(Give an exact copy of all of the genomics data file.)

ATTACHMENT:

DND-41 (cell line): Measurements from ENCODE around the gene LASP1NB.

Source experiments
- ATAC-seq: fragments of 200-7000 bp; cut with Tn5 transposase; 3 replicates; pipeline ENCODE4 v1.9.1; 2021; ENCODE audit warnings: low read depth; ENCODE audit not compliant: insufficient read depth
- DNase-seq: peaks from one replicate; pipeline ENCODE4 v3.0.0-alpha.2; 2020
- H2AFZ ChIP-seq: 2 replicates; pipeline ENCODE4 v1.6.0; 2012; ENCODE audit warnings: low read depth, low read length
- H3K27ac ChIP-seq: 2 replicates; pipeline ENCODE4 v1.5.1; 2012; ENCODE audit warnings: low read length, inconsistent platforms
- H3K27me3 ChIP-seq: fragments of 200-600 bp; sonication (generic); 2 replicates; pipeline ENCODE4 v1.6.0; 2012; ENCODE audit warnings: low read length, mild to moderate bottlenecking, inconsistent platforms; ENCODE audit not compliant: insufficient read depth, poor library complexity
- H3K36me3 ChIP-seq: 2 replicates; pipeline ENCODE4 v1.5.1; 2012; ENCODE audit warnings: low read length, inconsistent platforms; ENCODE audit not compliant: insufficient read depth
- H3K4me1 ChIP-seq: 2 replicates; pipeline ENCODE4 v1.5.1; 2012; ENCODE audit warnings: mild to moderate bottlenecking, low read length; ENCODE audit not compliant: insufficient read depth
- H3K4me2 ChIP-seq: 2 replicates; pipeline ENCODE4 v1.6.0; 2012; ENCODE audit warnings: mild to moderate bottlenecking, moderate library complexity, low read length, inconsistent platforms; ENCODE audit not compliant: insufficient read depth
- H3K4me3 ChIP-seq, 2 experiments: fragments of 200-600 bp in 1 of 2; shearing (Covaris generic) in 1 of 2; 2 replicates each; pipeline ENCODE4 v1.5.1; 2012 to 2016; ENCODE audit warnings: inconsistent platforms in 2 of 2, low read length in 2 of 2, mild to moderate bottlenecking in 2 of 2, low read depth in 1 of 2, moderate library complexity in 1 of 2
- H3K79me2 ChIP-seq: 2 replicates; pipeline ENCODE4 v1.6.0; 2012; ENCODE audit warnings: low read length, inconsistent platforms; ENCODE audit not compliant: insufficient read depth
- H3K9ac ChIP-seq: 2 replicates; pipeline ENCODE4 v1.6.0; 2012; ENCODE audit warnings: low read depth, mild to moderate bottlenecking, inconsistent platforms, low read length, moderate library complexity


DND-41 (cell line): Measurements from ENCODE around the gene LASP1NB.

Source experiments
- ATAC-seq: fragments of 200-7000 bp; cut with Tn5 transposase; 3 replicates; pipeline ENCODE4 v1.9.1; 2021; ENCODE audit warnings: low read depth; ENCODE audit not compliant: insufficient read depth
- DNase-seq: peaks from one replicate; pipeline ENCODE4 v3.0.0-alpha.2; 2020
- H2AFZ ChIP-seq: 2 replicates; pipeline ENCODE4 v1.6.0; 2012; ENCODE audit warnings: low read depth, low read length
- H3K27ac ChIP-seq: 2 replicates; pipeline ENCODE4 v1.5.1; 2012; ENCODE audit warnings: low read length, inconsistent platforms
- H3K27me3 ChIP-seq: fragments of 200-600 bp; sonication (generic); 2 replicates; pipeline ENCODE4 v1.6.0; 2012; ENCODE audit warnings: low read length, mild to moderate bottlenecking, inconsistent platforms; ENCODE audit not compliant: insufficient read depth, poor library complexity
- H3K36me3 ChIP-seq: 2 replicates; pipeline ENCODE4 v1.5.1; 2012; ENCODE audit warnings: low read length, inconsistent platforms; ENCODE audit not compliant: insufficient read depth
- H3K4me1 ChIP-seq: 2 replicates; pipeline ENCODE4 v1.5.1; 2012; ENCODE audit warnings: mild to moderate bottlenecking, low read length; ENCODE audit not compliant: insufficient read depth
- H3K4me2 ChIP-seq: 2 replicates; pipeline ENCODE4 v1.6.0; 2012; ENCODE audit warnings: mild to moderate bottlenecking, moderate library complexity, low read length, inconsistent platforms; ENCODE audit not compliant: insufficient read depth
- H3K4me3 ChIP-seq, 2 experiments: fragments of 200-600 bp in 1 of 2; shearing (Covaris generic) in 1 of 2; 2 replicates each; pipeline ENCODE4 v1.5.1; 2012 to 2016; ENCODE audit warnings: inconsistent platforms in 2 of 2, low read length in 2 of 2, mild to moderate bottlenecking in 2 of 2, low read depth in 1 of 2, moderate library complexity in 1 of 2
- H3K79me2 ChIP-seq: 2 replicates; pipeline ENCODE4 v1.6.0; 2012; ENCODE audit warnings: low read length, inconsistent platforms; ENCODE audit not compliant: insufficient read depth
- H3K9ac ChIP-seq: 2 replicates; pipeline ENCODE4 v1.6.0; 2012; ENCODE audit warnings: low read depth, mild to moderate bottlenecking, inconsistent platforms, low read length, moderate library complexity